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Published: Wednesday, April 25, 2001

Stripping HTML Tags using Regular Expressions

By Scott Mitchell


To Lean More about Regular Expressions...
This article examines how to strip HTML tags using regular expressions. Regular expressions are nifty little buggers that can be used to perform advanced string pattern matching and replacing. To learn more about regular expressions be sure to check out the Regular Expressions Article Index. Also, your regular expressions questions can be answered at the Regular Expressions Forum at ASPMessageboard.com.

- continued -

Have you ever wanted to strip all of the HTML tags from a string? There are many reasons you may want to do this. For example, if you provide a feature on your site where a user can have the contents of a Web page emailed to them, you may wish to strip all of the HTML tags from the particular article for those users whose email client does not support HTML-formatted email.

A previous article on 4Guys by Abd Shomad, Stripping HTML Tags, provided a function that accomplished this task. However, this function used a smattering of VBScript's various string functions: Left, InStr, and Mid. While this is efficient and straightforward, personally I find the approach both messy and incredibly hard to read. Additionally, Abd's function was incomplete in that if you had an unmatching less-than sign, the function entered an infinite loop!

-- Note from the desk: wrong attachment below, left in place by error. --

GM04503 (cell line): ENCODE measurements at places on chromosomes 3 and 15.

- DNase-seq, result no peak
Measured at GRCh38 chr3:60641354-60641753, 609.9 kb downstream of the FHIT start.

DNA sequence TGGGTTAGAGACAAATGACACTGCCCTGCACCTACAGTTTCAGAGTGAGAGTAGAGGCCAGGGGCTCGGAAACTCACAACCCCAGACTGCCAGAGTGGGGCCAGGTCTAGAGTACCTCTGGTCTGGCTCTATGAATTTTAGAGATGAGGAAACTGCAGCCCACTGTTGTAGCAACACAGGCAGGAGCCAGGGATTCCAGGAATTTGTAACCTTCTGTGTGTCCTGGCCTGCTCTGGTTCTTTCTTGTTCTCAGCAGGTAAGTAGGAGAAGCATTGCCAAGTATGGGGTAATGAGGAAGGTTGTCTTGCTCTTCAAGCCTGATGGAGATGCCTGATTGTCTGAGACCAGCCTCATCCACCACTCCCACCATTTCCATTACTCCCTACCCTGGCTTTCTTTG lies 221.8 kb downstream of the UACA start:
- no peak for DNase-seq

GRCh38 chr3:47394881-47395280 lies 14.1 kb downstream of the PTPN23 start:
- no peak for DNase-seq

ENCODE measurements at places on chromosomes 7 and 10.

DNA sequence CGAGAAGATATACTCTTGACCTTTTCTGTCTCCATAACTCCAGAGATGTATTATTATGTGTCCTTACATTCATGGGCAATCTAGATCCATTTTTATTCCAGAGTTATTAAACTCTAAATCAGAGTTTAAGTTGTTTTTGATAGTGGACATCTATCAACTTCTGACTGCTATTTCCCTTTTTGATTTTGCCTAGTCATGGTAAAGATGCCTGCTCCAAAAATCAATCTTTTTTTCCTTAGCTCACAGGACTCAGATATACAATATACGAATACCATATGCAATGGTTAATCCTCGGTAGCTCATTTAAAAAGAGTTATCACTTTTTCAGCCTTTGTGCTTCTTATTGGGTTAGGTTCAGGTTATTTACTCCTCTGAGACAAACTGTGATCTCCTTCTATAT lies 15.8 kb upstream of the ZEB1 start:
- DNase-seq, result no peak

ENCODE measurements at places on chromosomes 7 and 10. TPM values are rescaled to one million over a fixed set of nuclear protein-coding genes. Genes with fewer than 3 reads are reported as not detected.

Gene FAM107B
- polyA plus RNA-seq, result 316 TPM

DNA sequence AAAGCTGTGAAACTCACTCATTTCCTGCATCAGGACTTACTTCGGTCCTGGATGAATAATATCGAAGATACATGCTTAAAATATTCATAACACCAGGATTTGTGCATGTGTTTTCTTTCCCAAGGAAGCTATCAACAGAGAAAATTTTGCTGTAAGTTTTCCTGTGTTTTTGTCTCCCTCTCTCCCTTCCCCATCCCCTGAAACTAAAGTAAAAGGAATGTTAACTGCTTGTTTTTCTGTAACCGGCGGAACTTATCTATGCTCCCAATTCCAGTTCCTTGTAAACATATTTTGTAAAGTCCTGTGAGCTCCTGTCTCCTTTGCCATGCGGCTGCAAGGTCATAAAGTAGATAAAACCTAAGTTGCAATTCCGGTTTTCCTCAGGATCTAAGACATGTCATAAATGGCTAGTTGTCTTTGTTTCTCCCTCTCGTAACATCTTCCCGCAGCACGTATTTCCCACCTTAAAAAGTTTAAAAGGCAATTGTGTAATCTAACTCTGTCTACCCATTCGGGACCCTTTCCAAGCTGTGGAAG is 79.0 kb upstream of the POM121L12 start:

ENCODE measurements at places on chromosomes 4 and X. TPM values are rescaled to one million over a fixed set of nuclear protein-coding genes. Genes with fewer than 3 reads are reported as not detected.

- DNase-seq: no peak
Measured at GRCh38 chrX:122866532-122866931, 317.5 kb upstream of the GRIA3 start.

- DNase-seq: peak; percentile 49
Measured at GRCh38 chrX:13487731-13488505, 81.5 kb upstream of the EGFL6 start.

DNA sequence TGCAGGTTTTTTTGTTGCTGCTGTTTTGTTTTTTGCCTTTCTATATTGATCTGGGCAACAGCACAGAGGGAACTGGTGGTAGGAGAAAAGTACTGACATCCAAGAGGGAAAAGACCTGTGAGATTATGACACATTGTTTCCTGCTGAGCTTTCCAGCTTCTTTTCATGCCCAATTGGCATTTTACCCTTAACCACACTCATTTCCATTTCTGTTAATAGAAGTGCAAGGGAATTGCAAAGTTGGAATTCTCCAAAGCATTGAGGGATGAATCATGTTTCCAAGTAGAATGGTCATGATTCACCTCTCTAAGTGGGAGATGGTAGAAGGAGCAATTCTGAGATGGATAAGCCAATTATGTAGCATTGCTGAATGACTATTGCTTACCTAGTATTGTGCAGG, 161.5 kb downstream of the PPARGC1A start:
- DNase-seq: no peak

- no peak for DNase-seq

This new function utilizes regular expressions, making for a much cleaner function. Specifically, the non-greedy regular expression is used. To learn more about the non-greedy regular expression (.*? and .*+), be sure to read Picking Out Delimited Text with Regular Expressions and the FAQ How can I count the number of words that appear in a string? The non-greedy regular expression requires version 5.5 (or greater) of the server-side scripting engines. To determine what server-side scripting language version you are using on your Web site, check out: Determining the Server-Side Scripting Language and Version.

Phew! Now that we've got that out of the way, let's look at our StripHTML function. This function accepts a string input (the string whose HTML tags are to be stripped). The regular expression pattern <(.|\n)+?> is used to get all matches of < and > characters with at least one character in-between the tags. The Replace method of the regular expression object is then used to replace all instances with an empty string (""). Finally, all remaining < and > signs are replaced with their respective HTML encoded forms: &lt; and &gt;. The StripHTML function is shown below:

Function stripHTML(strHTML)
'Strips the HTML tags from strHTML

  Dim objRegExp, strOutput
  Set objRegExp = New Regexp

  objRegExp.IgnoreCase = True
  objRegExp.Global = True
  objRegExp.Pattern = "<(.|\n)+?>"

  'Replace all HTML tag matches with the empty string
  strOutput = objRegExp.Replace(strHTML, "")
  
  'Replace all < and > with &lt; and &gt;
  strOutput = Replace(strOutput, "<", "&lt;")